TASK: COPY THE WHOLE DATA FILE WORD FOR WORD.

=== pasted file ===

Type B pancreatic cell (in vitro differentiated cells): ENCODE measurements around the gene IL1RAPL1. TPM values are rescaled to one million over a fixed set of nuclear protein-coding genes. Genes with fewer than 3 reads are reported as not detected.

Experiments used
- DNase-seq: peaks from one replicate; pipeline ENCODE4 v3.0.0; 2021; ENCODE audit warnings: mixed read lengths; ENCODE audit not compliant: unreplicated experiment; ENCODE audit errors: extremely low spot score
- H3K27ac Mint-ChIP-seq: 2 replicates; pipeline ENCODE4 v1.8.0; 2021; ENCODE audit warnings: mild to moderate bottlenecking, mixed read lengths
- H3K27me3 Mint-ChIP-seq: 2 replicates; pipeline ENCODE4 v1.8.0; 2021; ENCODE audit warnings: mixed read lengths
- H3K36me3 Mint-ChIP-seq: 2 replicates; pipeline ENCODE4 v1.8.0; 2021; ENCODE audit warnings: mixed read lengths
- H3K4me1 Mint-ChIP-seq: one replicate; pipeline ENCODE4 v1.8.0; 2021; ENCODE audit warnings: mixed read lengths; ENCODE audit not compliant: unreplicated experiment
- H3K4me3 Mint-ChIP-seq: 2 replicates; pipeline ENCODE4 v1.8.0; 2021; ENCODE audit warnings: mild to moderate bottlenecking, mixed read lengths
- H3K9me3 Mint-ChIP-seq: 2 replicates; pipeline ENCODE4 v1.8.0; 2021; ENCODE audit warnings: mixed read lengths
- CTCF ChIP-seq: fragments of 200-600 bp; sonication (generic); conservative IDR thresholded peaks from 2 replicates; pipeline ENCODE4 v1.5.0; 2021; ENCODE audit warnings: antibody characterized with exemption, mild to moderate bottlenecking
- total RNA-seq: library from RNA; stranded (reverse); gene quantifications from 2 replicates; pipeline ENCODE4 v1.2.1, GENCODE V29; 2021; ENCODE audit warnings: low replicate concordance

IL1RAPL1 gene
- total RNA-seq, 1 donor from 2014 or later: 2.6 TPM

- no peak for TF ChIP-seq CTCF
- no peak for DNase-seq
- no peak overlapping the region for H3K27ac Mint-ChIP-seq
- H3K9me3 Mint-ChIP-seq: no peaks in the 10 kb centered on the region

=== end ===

Type B pancreatic cell (in vitro differentiated cells): ENCODE measurements around the gene IL1RAPL1. TPM values are rescaled to one million over a fixed set of nuclear protein-coding genes. Genes with fewer than 3 reads are reported as not detected.

Experiments used
- DNase-seq: peaks from one replicate; pipeline ENCODE4 v3.0.0; 2021; ENCODE audit warnings: mixed read lengths; ENCODE audit not compliant: unreplicated experiment; ENCODE audit errors: extremely low spot score
- H3K27ac Mint-ChIP-seq: 2 replicates; pipeline ENCODE4 v1.8.0; 2021; ENCODE audit warnings: mild to moderate bottlenecking, mixed read lengths
- H3K27me3 Mint-ChIP-seq: 2 replicates; pipeline ENCODE4 v1.8.0; 2021; ENCODE audit warnings: mixed read lengths
- H3K36me3 Mint-ChIP-seq: 2 replicates; pipeline ENCODE4 v1.8.0; 2021; ENCODE audit warnings: mixed read lengths
- H3K4me1 Mint-ChIP-seq: one replicate; pipeline ENCODE4 v1.8.0; 2021; ENCODE audit warnings: mixed read lengths; ENCODE audit not compliant: unreplicated experiment
- H3K4me3 Mint-ChIP-seq: 2 replicates; pipeline ENCODE4 v1.8.0; 2021; ENCODE audit warnings: mild to moderate bottlenecking, mixed read lengths
- H3K9me3 Mint-ChIP-seq: 2 replicates; pipeline ENCODE4 v1.8.0; 2021; ENCODE audit warnings: mixed read lengths
- CTCF ChIP-seq: fragments of 200-600 bp; sonication (generic); conservative IDR thresholded peaks from 2 replicates; pipeline ENCODE4 v1.5.0; 2021; ENCODE audit warnings: antibody characterized with exemption, mild to moderate bottlenecking
- total RNA-seq: library from RNA; stranded (reverse); gene quantifications from 2 replicates; pipeline ENCODE4 v1.2.1, GENCODE V29; 2021; ENCODE audit warnings: low replicate concordance

IL1RAPL1 gene
- total RNA-seq, 1 donor from 2014 or later: 2.6 TPM

- no peak for TF ChIP-seq CTCF
- no peak for DNase-seq
- no peak overlapping the region for H3K27ac Mint-ChIP-seq
- H3K9me3 Mint-ChIP-seq: no peaks in the 10 kb centered on the region